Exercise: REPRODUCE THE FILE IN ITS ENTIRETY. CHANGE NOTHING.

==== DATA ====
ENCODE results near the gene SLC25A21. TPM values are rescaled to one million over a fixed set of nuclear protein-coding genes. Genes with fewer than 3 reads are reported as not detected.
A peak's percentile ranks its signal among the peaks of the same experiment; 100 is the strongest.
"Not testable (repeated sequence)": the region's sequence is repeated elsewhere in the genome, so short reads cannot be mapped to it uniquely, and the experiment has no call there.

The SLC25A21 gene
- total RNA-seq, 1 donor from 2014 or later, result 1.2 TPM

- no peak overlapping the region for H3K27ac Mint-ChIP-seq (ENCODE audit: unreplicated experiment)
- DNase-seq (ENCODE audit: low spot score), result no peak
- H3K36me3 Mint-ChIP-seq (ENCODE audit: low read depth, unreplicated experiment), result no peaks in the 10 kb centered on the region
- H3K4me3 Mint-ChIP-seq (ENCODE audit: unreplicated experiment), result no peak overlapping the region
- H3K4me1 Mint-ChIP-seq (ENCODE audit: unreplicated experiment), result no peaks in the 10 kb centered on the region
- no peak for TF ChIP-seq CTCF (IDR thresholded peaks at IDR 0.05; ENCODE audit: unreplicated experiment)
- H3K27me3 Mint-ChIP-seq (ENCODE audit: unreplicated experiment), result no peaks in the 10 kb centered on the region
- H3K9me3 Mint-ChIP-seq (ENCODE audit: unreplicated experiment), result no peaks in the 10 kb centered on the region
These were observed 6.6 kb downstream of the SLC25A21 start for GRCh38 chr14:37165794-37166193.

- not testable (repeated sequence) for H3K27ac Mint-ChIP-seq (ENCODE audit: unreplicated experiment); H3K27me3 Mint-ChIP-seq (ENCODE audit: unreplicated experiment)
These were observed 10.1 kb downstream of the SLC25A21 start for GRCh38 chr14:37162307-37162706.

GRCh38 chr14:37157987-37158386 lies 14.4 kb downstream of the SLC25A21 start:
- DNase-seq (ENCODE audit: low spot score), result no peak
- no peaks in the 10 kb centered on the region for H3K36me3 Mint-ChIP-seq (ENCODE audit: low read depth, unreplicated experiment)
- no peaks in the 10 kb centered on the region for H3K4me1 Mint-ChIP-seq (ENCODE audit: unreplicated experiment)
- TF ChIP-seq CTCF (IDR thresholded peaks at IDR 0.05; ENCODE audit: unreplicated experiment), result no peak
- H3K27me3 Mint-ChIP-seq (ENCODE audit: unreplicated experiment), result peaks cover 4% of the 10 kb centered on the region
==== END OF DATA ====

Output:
ENCODE results near the gene SLC25A21. TPM values are rescaled to one million over a fixed set of nuclear protein-coding genes. Genes with fewer than 3 reads are reported as not detected.
A peak's percentile ranks its signal among the peaks of the same experiment; 100 is the strongest.
"Not testable (repeated sequence)": the region's sequence is repeated elsewhere in the genome, so short reads cannot be mapped to it uniquely, and the experiment has no call there.

The SLC25A21 gene
- total RNA-seq, 1 donor from 2014 or later, result 1.2 TPM

- no peak overlapping the region for H3K27ac Mint-ChIP-seq (ENCODE audit: unreplicated experiment)
- DNase-seq (ENCODE audit: low spot score), result no peak
- H3K36me3 Mint-ChIP-seq (ENCODE audit: low read depth, unreplicated experiment), result no peaks in the 10 kb centered on the region
- H3K4me3 Mint-ChIP-seq (ENCODE audit: unreplicated experiment), result no peak overlapping the region
- H3K4me1 Mint-ChIP-seq (ENCODE audit: unreplicated experiment), result no peaks in the 10 kb centered on the region
- no peak for TF ChIP-seq CTCF (IDR thresholded peaks at IDR 0.05; ENCODE audit: unreplicated experiment)
- H3K27me3 Mint-ChIP-seq (ENCODE audit: unreplicated experiment), result no peaks in the 10 kb centered on the region
- H3K9me3 Mint-ChIP-seq (ENCODE audit: unreplicated experiment), result no peaks in the 10 kb centered on the region
These were observed 6.6 kb downstream of the SLC25A21 start for GRCh38 chr14:37165794-37166193.

- not testable (repeated sequence) for H3K27ac Mint-ChIP-seq (ENCODE audit: unreplicated experiment); H3K27me3 Mint-ChIP-seq (ENCODE audit: unreplicated experiment)
These were observed 10.1 kb downstream of the SLC25A21 start for GRCh38 chr14:37162307-37162706.

GRCh38 chr14:37157987-37158386 lies 14.4 kb downstream of the SLC25A21 start:
- DNase-seq (ENCODE audit: low spot score), result no peak
- no peaks in the 10 kb centered on the region for H3K36me3 Mint-ChIP-seq (ENCODE audit: low read depth, unreplicated experiment)
- no peaks in the 10 kb centered on the region for H3K4me1 Mint-ChIP-seq (ENCODE audit: unreplicated experiment)
- TF ChIP-seq CTCF (IDR thresholded peaks at IDR 0.05; ENCODE audit: unreplicated experiment), result no peak
- H3K27me3 Mint-ChIP-seq (ENCODE audit: unreplicated experiment), result peaks cover 4% of the 10 kb centered on the region